Figure 6: Measurement of the Switch of Apoptosis To an exponentially growing cell culture, 3HT is added to mark the DNA. After an hour, DNA damage is set, not repairable, and lethal to the cell. If apoptosis would occur, the DNA would be degraded fast, due to active cellular lysis. If further incorporation of 3HT to the nucleic acids occurs, either repair or replication of the DNA is active. This can be distinguished after another hour, by adding HU in this example. If replication is active, HU would hinder further 3HT incorporation; if repair is active, 3HT incorporation continues.

DNA-damaging agents like MMS, Cisplatin or Bleo induce apoptosis in normal cells. (Figure 7) shows one way to measure the response to DNA damage of B1B cells. These are blind to DNA damage and show HU-resistant DNA synthesis instead, i.e., they repair their DNA. A number of different concentrations of MMS, Cisplatin and Bleo with leukemic cell lines lead to following results (Table 3).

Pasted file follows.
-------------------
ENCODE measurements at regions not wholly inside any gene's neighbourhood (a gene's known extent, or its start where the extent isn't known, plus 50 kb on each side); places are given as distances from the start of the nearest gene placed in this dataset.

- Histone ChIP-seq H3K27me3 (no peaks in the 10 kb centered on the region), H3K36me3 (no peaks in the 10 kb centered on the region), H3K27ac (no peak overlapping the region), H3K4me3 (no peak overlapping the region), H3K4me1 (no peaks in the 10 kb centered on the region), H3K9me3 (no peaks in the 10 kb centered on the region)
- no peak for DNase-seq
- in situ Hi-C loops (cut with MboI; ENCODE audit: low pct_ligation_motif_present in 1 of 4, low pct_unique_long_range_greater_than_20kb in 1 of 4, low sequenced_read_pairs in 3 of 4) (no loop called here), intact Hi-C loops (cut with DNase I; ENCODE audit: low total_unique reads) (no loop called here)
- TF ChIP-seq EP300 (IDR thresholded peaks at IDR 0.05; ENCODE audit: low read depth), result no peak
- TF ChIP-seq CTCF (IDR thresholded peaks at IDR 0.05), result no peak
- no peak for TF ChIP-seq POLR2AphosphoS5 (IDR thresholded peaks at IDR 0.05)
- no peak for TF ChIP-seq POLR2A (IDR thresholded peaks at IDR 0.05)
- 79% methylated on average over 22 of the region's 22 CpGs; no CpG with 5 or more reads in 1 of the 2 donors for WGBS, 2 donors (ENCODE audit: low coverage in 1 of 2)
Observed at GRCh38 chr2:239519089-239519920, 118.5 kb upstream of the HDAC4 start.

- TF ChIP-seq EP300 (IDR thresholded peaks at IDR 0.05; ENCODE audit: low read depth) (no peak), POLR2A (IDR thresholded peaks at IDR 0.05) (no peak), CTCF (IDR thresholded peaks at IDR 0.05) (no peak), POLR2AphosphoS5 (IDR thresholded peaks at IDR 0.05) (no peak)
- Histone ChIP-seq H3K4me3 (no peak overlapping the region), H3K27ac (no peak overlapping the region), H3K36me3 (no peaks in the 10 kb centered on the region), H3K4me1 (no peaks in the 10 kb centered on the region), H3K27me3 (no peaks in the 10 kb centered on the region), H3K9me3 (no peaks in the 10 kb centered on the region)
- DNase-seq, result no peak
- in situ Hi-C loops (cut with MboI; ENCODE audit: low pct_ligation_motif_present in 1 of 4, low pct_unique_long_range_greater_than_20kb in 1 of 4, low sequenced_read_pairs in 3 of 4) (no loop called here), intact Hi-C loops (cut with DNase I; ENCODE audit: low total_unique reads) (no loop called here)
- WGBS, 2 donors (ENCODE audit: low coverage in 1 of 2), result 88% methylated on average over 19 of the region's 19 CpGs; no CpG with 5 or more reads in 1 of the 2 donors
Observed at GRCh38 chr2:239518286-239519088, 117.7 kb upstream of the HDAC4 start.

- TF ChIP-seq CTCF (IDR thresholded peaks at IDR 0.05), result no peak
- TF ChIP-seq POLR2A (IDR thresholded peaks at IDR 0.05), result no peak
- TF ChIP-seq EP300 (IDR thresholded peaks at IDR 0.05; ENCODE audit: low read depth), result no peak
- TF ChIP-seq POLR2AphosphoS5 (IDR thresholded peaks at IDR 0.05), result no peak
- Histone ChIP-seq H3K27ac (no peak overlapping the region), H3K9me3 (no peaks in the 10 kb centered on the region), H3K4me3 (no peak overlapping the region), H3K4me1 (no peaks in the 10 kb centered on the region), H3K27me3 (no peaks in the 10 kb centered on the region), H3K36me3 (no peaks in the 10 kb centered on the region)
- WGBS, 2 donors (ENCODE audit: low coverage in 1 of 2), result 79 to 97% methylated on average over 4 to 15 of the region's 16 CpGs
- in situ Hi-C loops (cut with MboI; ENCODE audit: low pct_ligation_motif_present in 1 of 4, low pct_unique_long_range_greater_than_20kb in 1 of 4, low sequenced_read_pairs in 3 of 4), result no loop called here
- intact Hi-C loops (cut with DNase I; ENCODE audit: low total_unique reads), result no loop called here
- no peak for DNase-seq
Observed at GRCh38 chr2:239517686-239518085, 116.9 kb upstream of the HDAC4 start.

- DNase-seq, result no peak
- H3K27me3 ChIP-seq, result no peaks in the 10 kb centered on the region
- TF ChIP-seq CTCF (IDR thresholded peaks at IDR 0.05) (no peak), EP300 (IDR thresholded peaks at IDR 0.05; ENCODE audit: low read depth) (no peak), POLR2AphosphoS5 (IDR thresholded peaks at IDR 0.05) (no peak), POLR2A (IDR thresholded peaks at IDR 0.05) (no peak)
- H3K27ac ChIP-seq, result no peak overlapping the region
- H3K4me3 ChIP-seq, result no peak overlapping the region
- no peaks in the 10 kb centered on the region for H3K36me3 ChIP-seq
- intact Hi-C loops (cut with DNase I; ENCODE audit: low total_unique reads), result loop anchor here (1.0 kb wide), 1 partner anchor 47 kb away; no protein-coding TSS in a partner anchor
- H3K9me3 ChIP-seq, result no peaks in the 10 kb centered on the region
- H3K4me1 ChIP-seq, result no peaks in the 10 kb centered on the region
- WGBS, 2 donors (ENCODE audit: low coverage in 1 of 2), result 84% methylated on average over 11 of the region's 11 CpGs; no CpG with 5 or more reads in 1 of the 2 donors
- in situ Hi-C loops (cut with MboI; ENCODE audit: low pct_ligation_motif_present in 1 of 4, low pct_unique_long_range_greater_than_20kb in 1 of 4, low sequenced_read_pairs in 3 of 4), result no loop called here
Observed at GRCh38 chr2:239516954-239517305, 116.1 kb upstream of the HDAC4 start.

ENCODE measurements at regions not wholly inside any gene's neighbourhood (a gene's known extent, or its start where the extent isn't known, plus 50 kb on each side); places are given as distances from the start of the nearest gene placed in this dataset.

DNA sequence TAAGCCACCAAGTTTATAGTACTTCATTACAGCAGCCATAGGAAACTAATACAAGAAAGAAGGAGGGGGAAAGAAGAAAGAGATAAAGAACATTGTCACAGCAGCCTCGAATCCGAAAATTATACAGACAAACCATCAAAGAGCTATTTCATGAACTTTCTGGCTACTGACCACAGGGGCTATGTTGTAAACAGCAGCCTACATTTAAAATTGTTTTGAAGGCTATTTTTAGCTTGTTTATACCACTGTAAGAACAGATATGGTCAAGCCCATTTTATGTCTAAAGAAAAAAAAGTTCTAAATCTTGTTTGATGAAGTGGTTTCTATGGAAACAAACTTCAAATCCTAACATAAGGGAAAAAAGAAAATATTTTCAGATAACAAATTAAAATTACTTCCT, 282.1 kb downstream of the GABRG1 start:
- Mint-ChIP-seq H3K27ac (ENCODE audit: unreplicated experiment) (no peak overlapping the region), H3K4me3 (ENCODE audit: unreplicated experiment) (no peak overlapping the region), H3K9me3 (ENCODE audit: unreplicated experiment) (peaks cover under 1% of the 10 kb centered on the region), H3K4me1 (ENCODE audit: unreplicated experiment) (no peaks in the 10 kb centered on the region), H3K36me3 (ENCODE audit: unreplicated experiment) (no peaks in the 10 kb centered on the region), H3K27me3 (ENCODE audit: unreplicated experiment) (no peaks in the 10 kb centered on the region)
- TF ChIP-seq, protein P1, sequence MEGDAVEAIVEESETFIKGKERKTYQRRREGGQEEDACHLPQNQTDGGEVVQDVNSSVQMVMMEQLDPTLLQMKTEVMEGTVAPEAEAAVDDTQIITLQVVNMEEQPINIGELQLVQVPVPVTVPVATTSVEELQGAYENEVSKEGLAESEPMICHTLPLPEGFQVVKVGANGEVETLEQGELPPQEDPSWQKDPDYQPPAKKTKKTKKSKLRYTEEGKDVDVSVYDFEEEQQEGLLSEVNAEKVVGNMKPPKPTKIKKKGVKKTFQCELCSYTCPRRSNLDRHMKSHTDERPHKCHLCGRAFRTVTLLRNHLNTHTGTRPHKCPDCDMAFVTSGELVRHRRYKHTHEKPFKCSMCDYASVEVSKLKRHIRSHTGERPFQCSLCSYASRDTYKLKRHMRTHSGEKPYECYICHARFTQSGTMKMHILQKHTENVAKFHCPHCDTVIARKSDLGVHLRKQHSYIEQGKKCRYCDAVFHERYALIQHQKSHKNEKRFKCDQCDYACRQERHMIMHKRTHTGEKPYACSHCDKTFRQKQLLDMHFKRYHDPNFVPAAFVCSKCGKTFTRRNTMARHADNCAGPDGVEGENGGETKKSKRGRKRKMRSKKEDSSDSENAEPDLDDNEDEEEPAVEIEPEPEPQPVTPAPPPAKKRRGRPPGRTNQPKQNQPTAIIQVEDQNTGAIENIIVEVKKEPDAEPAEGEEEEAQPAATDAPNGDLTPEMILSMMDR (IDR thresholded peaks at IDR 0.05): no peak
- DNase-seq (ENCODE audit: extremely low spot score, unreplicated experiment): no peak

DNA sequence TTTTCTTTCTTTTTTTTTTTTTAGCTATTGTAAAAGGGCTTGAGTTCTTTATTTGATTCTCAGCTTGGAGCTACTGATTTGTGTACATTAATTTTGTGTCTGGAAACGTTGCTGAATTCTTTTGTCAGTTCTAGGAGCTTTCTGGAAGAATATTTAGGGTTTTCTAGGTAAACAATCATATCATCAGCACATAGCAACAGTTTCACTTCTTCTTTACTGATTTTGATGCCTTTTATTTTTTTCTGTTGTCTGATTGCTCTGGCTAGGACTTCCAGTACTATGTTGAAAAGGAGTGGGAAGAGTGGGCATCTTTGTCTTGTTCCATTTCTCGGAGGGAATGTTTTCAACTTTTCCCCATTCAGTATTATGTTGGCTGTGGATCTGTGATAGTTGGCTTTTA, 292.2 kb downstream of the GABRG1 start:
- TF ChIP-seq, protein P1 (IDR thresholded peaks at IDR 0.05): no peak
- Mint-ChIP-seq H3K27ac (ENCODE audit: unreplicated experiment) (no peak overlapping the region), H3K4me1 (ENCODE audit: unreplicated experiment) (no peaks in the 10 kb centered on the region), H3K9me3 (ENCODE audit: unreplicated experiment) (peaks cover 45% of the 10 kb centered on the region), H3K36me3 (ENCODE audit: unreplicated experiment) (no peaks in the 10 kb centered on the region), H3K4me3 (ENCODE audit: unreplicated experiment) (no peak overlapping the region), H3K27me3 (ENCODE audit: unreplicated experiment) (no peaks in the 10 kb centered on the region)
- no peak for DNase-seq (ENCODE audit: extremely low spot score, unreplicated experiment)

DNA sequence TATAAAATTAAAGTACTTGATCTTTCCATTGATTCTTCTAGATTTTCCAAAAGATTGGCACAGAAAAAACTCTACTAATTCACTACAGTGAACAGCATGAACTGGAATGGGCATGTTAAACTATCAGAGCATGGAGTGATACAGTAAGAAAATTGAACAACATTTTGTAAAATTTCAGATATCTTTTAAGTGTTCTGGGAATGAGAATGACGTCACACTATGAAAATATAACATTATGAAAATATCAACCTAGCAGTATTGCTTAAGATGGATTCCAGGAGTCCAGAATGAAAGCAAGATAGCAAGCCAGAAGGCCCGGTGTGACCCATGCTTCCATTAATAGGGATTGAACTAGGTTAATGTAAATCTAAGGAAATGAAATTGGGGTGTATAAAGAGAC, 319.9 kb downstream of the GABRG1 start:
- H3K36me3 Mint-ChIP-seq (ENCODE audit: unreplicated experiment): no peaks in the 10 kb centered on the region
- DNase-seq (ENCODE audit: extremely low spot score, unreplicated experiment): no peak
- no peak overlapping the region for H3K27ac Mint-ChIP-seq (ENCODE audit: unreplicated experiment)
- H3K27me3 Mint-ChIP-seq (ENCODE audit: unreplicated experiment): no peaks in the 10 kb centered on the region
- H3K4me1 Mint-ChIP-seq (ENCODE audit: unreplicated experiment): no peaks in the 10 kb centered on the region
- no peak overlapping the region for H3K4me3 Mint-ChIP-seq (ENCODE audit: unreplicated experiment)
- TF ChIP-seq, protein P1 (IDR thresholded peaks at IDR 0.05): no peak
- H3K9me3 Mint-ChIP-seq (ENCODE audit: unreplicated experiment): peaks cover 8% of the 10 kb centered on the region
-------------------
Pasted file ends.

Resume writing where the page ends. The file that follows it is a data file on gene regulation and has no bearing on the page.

cell-science-therapy-nucleic-acids

Figure 7: B1B cells are blind to DNA damage and repair the DNA. As an example, DNA synthesis, i.e. 3HT incorporation into nucleic acids in B1B cells is shown (green triangles). At time 0, 3HT incorporation starts; at 1 hour, 500 µM MMS is added. In this case, the DNA synthesis rate increases. Onset of apoptosis would lead to fast degeneration of the DNA (red dotted line). At 2 hours, HU is added. In case of replication as the origin of the DNA synthesis, the incorporation would stop (blue dotted line). Instead, incorporation continues nearly unaffected, indicating that now all of DNA synthesis is managed through the repair system. Thus, B1B cells are blind to DNA damage and repair DNA instead of initiating apoptosis. After the experiment, microscopic analysis showed no sign of cellular damage. Two independent experiments with two independent samples per value are carried out.